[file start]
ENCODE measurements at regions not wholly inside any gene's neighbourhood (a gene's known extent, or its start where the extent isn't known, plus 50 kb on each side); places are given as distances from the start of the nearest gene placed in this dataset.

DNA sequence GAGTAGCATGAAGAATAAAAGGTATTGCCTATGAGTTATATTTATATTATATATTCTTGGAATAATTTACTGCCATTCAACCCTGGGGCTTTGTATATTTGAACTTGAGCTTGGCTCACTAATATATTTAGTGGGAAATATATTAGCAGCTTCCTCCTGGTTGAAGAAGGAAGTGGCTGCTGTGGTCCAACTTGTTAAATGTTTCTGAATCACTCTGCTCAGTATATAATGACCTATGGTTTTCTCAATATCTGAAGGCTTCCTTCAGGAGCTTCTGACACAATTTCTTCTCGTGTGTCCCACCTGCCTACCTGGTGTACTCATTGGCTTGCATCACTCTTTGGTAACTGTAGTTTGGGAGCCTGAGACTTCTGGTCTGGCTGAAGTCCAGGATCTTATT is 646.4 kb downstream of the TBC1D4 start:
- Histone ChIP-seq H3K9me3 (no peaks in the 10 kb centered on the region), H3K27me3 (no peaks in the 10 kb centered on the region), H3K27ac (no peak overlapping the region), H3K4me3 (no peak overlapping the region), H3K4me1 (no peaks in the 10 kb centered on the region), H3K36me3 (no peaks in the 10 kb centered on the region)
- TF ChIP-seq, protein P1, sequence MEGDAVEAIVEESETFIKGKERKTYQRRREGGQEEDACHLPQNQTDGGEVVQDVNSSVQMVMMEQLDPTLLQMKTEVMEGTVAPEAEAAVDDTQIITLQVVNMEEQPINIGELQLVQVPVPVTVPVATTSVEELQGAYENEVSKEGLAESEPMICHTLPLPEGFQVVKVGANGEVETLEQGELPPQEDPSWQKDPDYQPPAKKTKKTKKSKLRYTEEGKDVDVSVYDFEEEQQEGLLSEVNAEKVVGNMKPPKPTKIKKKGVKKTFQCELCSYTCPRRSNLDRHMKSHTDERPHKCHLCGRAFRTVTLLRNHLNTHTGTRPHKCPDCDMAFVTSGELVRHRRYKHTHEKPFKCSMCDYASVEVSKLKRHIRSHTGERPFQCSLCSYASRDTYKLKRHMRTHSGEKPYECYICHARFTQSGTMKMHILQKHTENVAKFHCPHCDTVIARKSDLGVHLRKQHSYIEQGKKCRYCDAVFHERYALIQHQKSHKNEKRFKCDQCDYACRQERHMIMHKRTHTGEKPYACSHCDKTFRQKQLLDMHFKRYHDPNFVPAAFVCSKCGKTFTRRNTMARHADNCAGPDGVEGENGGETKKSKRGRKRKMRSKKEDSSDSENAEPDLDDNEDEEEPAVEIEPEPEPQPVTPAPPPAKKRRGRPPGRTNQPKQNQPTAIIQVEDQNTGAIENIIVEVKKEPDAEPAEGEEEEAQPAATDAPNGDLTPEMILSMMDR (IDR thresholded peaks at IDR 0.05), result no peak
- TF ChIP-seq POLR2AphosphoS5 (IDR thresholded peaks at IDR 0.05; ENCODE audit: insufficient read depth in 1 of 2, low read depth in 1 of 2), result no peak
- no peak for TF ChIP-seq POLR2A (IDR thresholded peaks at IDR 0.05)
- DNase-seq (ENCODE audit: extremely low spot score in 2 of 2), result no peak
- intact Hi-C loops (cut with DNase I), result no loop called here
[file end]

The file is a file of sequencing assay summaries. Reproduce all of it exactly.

ENCODE measurements at regions not wholly inside any gene's neighbourhood (a gene's known extent, or its start where the extent isn't known, plus 50 kb on each side); places are given as distances from the start of the nearest gene placed in this dataset.

DNA sequence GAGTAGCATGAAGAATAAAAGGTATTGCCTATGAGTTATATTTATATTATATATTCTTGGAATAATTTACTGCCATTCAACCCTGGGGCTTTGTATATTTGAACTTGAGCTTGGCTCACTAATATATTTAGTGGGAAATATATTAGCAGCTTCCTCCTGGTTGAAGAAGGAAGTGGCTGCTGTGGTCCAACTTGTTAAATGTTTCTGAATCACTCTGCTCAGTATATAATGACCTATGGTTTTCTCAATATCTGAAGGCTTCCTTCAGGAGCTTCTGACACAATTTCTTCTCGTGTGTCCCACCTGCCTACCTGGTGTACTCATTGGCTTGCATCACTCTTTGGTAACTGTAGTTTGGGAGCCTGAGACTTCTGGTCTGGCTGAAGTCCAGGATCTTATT is 646.4 kb downstream of the TBC1D4 start:
- Histone ChIP-seq H3K9me3 (no peaks in the 10 kb centered on the region), H3K27me3 (no peaks in the 10 kb centered on the region), H3K27ac (no peak overlapping the region), H3K4me3 (no peak overlapping the region), H3K4me1 (no peaks in the 10 kb centered on the region), H3K36me3 (no peaks in the 10 kb centered on the region)
- TF ChIP-seq, protein P1, sequence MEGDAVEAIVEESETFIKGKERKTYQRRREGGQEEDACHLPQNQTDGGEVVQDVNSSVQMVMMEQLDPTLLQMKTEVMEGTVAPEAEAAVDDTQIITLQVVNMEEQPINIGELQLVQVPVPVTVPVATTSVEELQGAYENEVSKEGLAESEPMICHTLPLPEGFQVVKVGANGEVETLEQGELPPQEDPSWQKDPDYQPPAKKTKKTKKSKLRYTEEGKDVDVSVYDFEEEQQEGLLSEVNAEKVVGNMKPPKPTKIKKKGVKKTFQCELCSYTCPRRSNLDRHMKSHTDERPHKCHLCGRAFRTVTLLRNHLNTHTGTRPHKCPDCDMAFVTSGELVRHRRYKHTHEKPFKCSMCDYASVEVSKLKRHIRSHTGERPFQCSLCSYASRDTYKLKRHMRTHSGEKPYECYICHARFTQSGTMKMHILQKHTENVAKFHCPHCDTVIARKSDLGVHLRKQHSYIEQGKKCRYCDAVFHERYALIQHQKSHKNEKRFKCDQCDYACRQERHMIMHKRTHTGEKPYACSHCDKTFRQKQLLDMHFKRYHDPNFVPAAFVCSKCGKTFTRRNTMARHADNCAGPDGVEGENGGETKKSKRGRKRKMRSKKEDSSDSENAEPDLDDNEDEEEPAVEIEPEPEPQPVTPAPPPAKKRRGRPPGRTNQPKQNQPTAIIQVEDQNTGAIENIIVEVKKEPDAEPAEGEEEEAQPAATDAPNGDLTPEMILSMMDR (IDR thresholded peaks at IDR 0.05), result no peak
- TF ChIP-seq POLR2AphosphoS5 (IDR thresholded peaks at IDR 0.05; ENCODE audit: insufficient read depth in 1 of 2, low read depth in 1 of 2), result no peak
- no peak for TF ChIP-seq POLR2A (IDR thresholded peaks at IDR 0.05)
- DNase-seq (ENCODE audit: extremely low spot score in 2 of 2), result no peak
- intact Hi-C loops (cut with DNase I), result no loop called here